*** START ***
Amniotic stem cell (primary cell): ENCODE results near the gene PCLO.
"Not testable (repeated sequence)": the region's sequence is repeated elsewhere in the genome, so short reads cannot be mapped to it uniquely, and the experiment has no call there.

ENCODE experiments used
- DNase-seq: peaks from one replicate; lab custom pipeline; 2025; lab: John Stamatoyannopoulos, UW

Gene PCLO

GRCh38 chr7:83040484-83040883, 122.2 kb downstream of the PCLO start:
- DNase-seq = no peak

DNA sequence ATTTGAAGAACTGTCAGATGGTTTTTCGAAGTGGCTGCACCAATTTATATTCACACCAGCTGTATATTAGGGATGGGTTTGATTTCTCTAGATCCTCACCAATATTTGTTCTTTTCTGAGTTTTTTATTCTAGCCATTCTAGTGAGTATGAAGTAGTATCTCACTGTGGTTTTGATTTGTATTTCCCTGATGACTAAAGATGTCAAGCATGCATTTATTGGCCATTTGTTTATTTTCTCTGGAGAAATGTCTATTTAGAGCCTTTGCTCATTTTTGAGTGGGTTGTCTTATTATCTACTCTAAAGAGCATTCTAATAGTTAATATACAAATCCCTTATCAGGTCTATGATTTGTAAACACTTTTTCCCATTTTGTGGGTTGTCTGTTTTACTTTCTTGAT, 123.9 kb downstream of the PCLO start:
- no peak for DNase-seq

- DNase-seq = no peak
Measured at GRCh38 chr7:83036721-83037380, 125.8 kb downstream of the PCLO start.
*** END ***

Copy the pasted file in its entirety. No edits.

Amniotic stem cell (primary cell): ENCODE results near the gene PCLO.
"Not testable (repeated sequence)": the region's sequence is repeated elsewhere in the genome, so short reads cannot be mapped to it uniquely, and the experiment has no call there.

ENCODE experiments used
- DNase-seq: peaks from one replicate; lab custom pipeline; 2025; lab: John Stamatoyannopoulos, UW

Gene PCLO

GRCh38 chr7:83040484-83040883, 122.2 kb downstream of the PCLO start:
- DNase-seq = no peak

DNA sequence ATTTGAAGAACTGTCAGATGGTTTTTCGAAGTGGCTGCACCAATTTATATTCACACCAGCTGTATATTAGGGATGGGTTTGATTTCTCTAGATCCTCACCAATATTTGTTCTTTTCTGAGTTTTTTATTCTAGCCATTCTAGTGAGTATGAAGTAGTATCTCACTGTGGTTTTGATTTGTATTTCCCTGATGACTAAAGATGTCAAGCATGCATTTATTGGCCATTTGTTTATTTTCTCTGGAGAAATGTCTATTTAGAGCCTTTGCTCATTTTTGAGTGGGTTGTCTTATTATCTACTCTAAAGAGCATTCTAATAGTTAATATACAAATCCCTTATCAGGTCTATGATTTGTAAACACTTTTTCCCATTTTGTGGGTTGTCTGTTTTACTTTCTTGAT, 123.9 kb downstream of the PCLO start:
- no peak for DNase-seq

- DNase-seq = no peak
Measured at GRCh38 chr7:83036721-83037380, 125.8 kb downstream of the PCLO start.